2006-01-22 01:03:06 UTC
Saturday, 21 January, 2006
Dear Doug, Brom, et al.,
There has been past discussion concerning the identity of
Isabel, wife of Sir Robert Morley (d.v.p. before 27 Oct 1401).
There is minimal documentation found to date, beyond statements in
Dugdale's Baronage and elsewhere that she was the daughter of 'the
Lord Molines': based upon these statements and known chronology,
she is placed as probably the daughter of Sir Richard de Moleyns
(d. 14 Dec 1384) by his alleged wife, Eleanor de Beaumont .
This has some genealogical import, given that the descendants of
Sir Robert Morley and his wife Isabel include individuals royal
(Anne Boleyn - by marriage; Prince Charles, Lady Diana Spencer,
Prince William, & c.) and non-royal (including emigrants William
Asfordby, George and Nehemiah Blakiston, William Farrar, Elizabeth
and John Harleston, and William Skepper).
I only lately noted, in Colin Richmond's book on the Paston
family, a discussion of the Moleyns antecedents of Robert
Hungerford, Lord Moleyns. In a footnote to this discussion
concerning the account of William Wyot (steward of Sir William
Moleyns' household) for 1401-2 (PRO, E101/512/17), Richmond wrote,
' William Wyot's account reveals that Moleyns was paying
Isabel (probably his aunt rather than his sister), married
to Sir Robert Morley (d. 1403), son of Thomas, Lord Morley
(d. 1416), an annual pension of £10. The pension of his
wife Margery was of the same sum. He was involved in a
limited financial transaction with Sir Philip Vache. ' 
It is unfortunate that only the title of the referenced account
of William Wyot, steward of Sir William Moleyns' household, for
1401-2 (PRO, E101/512/17) is accessible on the National Archives
site. However, it does appear from Richmond's text that he has
identified Isabel as a member of the Moleyns family. The fact
that he calls her 'probably' the aunt of Sir William Moleyns, and
not his sister (as usually identified, cf. Plantagenet Ancestry)
is most likely due to the apparently tight (but not problematic)
chronology involving Isabel as a daughter of Sir Richard de
Moleyns. In fact, given that Sir Richard de Moleyns was born in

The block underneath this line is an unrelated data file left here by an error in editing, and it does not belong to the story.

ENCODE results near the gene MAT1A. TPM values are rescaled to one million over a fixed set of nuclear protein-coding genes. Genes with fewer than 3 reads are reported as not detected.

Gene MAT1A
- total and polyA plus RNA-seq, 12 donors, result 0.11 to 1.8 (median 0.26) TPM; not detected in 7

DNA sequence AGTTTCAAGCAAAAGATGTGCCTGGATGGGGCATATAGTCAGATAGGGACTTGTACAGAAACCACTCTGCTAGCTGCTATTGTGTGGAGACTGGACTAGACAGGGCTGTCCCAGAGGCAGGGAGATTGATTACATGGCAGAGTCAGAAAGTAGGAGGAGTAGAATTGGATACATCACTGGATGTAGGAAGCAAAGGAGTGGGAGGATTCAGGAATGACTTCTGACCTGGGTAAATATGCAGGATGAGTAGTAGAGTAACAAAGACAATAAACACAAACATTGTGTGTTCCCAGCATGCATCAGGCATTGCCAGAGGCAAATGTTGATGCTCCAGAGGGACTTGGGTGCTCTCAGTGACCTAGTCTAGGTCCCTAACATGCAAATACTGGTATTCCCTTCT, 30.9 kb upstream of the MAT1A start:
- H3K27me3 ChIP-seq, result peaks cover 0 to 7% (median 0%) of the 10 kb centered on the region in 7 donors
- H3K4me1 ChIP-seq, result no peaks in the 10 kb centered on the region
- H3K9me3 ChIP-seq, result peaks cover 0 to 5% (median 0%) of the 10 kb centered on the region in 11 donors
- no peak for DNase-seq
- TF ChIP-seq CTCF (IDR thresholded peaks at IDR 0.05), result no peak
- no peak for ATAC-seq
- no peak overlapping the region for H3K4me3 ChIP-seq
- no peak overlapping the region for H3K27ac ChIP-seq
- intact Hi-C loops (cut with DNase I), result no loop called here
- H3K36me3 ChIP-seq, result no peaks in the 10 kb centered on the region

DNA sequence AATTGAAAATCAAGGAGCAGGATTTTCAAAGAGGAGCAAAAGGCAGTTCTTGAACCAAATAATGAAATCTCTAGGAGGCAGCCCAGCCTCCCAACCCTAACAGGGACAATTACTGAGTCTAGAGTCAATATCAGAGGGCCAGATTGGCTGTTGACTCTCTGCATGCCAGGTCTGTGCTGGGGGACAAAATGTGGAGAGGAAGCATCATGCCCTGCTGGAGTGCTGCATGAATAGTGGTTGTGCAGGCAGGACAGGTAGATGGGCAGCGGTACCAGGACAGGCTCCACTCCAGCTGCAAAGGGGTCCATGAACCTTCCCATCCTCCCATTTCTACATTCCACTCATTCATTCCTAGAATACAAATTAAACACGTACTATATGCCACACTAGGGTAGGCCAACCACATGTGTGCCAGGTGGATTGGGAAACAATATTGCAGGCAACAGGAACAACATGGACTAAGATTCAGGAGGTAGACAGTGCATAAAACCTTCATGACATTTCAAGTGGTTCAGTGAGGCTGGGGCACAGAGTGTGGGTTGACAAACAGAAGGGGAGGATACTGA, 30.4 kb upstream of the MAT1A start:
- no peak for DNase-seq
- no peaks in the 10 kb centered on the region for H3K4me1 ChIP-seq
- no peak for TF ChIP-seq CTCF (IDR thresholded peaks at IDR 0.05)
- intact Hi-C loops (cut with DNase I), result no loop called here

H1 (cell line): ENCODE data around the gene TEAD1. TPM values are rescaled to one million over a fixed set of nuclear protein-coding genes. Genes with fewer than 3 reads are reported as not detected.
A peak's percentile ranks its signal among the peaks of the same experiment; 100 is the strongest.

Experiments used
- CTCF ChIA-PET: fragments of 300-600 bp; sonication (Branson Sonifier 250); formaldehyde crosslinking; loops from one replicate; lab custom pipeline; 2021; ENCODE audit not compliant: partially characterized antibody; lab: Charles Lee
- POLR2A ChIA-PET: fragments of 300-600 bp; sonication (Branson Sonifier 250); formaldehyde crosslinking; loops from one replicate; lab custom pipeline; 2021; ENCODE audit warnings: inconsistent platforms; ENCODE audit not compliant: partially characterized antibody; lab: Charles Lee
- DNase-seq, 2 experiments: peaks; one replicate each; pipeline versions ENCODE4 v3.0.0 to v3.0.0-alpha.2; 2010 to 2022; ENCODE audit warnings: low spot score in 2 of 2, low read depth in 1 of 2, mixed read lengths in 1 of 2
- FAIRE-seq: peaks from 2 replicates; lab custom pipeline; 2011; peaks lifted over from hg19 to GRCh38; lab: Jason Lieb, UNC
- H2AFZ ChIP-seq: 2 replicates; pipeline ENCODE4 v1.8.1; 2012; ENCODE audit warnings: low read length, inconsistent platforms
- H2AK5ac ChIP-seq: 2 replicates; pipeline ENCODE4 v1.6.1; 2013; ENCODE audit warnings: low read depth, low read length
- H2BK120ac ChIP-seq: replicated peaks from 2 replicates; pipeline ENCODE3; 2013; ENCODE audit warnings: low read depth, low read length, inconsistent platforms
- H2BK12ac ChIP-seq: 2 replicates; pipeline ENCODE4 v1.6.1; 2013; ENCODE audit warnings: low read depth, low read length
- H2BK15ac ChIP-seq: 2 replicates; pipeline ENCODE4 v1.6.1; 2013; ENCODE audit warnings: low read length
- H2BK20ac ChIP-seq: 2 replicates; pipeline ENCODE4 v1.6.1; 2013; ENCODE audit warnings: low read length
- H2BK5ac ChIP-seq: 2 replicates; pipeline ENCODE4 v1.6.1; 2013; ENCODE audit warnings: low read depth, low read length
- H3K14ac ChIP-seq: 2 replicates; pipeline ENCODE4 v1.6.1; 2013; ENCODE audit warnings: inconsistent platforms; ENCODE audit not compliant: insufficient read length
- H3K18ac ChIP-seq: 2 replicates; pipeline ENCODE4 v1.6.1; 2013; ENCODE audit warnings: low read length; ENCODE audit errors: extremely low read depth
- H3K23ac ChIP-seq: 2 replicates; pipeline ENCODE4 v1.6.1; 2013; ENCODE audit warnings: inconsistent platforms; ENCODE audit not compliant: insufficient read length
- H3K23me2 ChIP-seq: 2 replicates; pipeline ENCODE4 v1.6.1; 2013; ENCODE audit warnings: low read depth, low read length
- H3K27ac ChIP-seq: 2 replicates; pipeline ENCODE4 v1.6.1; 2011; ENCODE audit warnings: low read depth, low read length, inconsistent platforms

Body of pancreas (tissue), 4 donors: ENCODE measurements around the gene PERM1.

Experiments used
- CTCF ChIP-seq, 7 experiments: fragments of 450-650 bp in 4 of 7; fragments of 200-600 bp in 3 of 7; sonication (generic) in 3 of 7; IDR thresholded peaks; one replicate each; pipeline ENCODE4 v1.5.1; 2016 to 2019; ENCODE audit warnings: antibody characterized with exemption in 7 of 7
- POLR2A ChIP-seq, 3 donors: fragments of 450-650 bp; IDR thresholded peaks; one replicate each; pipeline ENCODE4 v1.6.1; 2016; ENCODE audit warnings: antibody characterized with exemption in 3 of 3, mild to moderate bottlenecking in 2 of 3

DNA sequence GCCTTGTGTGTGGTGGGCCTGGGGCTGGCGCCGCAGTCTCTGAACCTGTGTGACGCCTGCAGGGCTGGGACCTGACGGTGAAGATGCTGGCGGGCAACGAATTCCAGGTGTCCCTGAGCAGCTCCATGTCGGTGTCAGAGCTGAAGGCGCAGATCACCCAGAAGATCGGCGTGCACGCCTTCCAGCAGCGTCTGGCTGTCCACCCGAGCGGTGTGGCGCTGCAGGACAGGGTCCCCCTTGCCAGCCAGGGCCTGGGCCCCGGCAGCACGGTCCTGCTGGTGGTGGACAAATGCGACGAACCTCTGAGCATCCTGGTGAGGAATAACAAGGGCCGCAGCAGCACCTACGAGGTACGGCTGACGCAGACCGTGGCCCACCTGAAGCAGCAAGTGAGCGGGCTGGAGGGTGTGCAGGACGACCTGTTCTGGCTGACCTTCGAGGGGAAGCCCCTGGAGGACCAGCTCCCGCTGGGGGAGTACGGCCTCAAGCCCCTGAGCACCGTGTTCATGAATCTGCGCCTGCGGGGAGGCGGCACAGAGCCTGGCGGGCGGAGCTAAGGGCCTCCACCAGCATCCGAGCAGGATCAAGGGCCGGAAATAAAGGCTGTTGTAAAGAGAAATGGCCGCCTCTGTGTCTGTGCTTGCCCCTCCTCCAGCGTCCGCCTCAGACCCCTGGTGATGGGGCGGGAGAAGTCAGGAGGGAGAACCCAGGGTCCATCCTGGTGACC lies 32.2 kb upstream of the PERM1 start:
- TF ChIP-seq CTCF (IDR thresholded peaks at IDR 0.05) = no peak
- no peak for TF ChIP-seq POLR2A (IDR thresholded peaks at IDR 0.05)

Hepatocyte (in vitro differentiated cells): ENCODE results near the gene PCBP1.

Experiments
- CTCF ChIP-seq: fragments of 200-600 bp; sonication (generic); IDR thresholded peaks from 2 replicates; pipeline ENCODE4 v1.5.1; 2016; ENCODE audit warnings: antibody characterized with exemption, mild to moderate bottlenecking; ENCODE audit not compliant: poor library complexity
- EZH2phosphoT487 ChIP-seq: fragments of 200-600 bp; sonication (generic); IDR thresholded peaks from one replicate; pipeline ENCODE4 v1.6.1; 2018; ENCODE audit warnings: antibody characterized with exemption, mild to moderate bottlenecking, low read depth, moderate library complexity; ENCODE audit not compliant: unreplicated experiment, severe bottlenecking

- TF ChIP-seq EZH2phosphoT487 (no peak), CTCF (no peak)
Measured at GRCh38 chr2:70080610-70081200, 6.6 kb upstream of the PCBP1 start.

or before 1357 (of age in 1378), and that his parents William de
Moleyns and Margery Bacon were married before 12 March 1351/2,
it would be extremely unusual for Isabel de Moleyns to be
an aunt of Sir William Moleyns, and far more likely to have been
his sister .
Should anyone have access to the details of William Wyot's
account (E101/512/17), that would be certainly above and beyond
the call of duty, but might possibly resolve the matter. Those
few other details noted concerning the Moleyns family, esp.
bearing on the connections with the Wyot and Vache and other
families, are provided below for those interested .
 Isabel is identified as daughter of 'the Lord Molines' by
Dugdale in his pedigree of Morley [Baronage 2:27]. Burke
[Burke's Dormant, Abeyant, Forfeited and Extinct Peerages]
calls her the daughter of 'John, Lord Molines', apparently
after the same statement by Copinger [Manors of Suffolk
VI:143 (Leffrey Hall)]. More recently, Doug Richardson has
identified her as 'presumably daughter of Richard de Moleyns,
knt....' [Plantagenet Ancestry (2004), p. 518].
 Colin Richmond, The Paston Family in the Fifteenth Century:
Volume 1, the First Phase (Cambridge: Cambridge Univ. Press,
1990), pp. 47-48 and p. 47, footnote 126. The complete
context of Richmond's discussion can be best judged from the
full text of this section, as follows:
' The interest of the Moleyns family in Gresham went back a long
way: it had begun in the mid-fourteenth century as fraudulently as